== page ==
Calm ConsitencyAugust 19, 2020
Last night my streak of mindfulness practice using Calm reached 200 consecutive days of practice. Since February 1st of this year, I have meditated at least once a day, every day. Knocking down that first month felt great as an individual achievement, but it was too early to pause and reflect. Two hundred consecutive days feels as good a time as any.
Doing something with every-day consistency becomes easy. Doing something with periodic consistency remains hard. It certainly was not easy at the beginning. Those first days and weeks were hard. I set reminders and alarms to not miss a day. But now having completed this practice every day for over half a year, it’s become a natural part of my routine.
My practice is currently in the evening just before I go to bed. I hope to one day have a morning practice but right now I can’t do that every day so I’m not going to try. Today my mindfulness practice is just as much a part of my evening routine as brushing my teeth.
The vast majority of my practice has been with the Calm app, listening to the Daily Calm. Each Daily Calm is about ten minutes, with the narrator beginning by describing the general breathing and thinking to do. The last two minutes of the practice are more relaxed while the narrator discusses a certain theme, and often the relationship that mindfulness has with that theme. Themes stretch from gratitude to anxiety, to stress and much more.
Reflecting on the past 200 days, I think of the tangible benefits I’ve noticed which I believe I can directly attribute to the practice. The first thing that comes to mind is that I often notice my reaction to things being different than what I’m used to. Where in the past I may react quickly or abrasively to some things, today I am often able to wait for a beat and process the information before reacting with more intention and less instinct.
I’ve also been growing more aware of my relationship with attachment and beginning to find comfort and a sense of reward with letting go of things. I’ve found this has helped both personally and professionally.
For example, a proud professional moment of mine was “finishing” a web application side-project a few years ago and finding paying customers for it. Having built something completely myself and successfully charging money for it gave me the confidence to call myself an entrepreneur. It didn’t take me long to stop focusing on this project and move my attention elsewhere. The project never reached profitability and I found myself spending in the low double figures each month to keep it running. I kept telling myself I’d find the time to improve the product and find more customers.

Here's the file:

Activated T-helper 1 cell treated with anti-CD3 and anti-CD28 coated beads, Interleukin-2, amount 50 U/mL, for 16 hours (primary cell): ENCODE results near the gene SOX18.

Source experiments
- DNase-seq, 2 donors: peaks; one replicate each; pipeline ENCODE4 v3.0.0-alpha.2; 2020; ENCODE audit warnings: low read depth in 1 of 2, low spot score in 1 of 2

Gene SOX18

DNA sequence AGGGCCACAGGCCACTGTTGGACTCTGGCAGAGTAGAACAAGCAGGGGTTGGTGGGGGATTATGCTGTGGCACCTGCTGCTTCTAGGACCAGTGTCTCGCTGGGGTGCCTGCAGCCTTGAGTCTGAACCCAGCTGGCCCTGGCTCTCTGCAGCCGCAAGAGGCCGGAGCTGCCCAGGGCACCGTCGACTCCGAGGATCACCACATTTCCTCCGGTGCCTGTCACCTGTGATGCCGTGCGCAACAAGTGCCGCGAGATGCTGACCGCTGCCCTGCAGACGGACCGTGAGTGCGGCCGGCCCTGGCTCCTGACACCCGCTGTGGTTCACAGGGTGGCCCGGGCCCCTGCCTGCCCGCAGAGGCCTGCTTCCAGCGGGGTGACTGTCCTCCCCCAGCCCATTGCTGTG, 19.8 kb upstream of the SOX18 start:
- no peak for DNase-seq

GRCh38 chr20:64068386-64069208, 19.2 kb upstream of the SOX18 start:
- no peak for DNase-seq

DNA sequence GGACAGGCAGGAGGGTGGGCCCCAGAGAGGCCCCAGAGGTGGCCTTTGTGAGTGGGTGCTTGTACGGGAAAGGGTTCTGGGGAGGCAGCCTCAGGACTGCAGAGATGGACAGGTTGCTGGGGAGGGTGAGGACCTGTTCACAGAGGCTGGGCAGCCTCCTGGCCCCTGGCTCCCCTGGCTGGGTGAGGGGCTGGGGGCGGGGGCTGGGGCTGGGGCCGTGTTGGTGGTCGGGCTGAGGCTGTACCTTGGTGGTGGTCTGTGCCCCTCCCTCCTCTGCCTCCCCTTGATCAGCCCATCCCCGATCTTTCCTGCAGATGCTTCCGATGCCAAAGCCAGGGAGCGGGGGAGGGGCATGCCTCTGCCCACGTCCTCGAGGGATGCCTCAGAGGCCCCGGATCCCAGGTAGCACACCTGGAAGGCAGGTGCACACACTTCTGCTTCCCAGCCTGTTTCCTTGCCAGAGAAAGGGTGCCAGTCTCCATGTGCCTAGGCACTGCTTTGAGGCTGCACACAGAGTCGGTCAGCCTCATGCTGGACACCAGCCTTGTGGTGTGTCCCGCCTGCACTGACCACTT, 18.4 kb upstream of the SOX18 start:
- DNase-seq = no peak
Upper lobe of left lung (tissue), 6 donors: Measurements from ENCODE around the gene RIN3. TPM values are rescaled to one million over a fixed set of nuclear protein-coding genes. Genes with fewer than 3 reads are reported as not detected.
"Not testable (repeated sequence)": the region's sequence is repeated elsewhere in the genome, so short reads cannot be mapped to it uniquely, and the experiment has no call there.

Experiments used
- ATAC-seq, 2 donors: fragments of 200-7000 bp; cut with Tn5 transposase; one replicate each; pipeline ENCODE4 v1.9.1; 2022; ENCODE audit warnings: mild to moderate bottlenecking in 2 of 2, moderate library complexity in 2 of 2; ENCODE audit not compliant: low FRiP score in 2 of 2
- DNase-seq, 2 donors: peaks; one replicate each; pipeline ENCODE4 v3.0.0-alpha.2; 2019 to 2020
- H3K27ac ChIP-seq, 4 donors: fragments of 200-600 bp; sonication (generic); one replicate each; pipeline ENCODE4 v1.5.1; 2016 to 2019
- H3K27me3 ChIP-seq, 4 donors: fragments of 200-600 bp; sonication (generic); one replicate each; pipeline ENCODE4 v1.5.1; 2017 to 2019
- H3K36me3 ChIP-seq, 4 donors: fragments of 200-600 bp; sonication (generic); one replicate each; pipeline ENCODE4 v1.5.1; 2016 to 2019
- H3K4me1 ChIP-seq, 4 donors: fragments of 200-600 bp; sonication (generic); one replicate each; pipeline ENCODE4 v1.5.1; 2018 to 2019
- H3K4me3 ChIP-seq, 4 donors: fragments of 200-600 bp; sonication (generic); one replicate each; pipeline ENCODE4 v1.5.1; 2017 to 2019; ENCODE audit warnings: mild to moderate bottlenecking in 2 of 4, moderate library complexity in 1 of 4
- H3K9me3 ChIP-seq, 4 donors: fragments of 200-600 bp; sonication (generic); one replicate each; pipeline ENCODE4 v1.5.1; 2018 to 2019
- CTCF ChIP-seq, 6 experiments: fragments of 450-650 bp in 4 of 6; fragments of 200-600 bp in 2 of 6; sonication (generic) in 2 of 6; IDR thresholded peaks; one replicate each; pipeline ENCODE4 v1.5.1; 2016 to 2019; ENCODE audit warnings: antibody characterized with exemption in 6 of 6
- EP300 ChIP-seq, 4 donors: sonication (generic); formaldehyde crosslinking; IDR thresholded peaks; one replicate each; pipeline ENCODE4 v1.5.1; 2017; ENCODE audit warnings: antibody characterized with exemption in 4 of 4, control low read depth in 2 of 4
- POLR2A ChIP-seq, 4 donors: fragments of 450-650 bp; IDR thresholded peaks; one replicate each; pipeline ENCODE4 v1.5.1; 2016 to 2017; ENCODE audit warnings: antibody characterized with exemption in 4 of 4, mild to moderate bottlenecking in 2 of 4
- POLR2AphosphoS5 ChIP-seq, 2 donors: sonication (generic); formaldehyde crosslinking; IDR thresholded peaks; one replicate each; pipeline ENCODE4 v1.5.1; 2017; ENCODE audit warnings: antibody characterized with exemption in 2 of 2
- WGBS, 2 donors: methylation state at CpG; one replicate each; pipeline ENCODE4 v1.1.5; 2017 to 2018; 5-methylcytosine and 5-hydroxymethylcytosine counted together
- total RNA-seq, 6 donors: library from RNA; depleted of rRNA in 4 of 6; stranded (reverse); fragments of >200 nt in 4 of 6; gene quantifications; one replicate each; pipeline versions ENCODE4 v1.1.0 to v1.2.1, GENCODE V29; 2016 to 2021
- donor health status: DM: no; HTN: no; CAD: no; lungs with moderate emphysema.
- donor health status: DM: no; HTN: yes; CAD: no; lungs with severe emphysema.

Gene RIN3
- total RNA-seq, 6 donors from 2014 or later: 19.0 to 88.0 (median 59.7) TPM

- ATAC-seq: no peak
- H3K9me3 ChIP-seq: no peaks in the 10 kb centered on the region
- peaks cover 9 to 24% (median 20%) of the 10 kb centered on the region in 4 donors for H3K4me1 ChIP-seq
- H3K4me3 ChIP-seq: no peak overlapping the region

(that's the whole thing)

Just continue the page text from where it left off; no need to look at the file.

Recently I came to terms with the fact that I don’t want to find the time to improve the product or find more customers. I want to invest my time elsewhere. And this is okay. The app was in the product space of phone numbers. I reached out to all my customers and helped them transfer their phone numbers to their own personal Twilio account.
I then updated the marketing page to read “Here once lived…” and turned off the API application server and database. Once the phone numbers had been transferred the entire process took about 30 minutes. There was a sense of relief when I had wrapped things up.
I continue to examine other things in my life and inspect whether they are needs and wants. It turns out many of the things I thought were needs are very clearly wants. And more, I am finding many of the wants, after digging into why that want exists, aren’t even wants at all.
Beyond reactive patterns and my relationship with attachment, further benefits include much-improved sleep and how I think about gratitude, suffering, joy, and living well.
And while I’ve found the daily practice of meditation to have many benefits, I’ve also found there to be a benefit from the act of consistently doing something good, every day. I’ve learned that if I want to add more things to my list of “things I do every day” I can. I known this bucket can’t hold much, and that there are constraints regarding how each item fits. But I know it can happen.
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